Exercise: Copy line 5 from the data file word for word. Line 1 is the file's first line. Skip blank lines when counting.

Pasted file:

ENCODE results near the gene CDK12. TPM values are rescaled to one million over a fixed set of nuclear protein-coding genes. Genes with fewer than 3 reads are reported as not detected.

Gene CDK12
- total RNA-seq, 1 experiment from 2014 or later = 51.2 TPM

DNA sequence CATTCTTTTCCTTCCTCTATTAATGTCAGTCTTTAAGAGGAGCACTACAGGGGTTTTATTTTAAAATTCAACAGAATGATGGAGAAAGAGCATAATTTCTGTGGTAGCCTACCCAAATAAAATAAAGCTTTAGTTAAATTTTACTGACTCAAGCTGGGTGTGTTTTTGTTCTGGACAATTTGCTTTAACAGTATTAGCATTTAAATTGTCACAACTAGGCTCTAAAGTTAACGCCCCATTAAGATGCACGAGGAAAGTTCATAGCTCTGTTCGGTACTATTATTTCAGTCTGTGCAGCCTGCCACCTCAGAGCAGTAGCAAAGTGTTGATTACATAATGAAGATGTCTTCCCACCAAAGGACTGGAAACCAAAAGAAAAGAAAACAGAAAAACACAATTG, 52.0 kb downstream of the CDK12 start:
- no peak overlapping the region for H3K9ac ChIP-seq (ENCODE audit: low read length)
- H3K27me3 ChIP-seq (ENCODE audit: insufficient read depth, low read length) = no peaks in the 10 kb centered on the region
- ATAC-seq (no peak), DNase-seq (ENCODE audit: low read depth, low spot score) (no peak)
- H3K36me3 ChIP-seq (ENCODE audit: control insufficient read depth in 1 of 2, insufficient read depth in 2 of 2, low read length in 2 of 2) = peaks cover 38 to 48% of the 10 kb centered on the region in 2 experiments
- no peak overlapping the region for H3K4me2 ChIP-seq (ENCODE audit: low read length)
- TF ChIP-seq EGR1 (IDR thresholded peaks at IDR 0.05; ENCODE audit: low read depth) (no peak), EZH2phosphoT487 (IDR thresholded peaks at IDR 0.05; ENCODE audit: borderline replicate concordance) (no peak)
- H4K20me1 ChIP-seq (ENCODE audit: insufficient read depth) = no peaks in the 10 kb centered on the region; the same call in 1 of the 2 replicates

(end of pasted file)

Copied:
- no peak overlapping the region for H3K9ac ChIP-seq (ENCODE audit: low read length)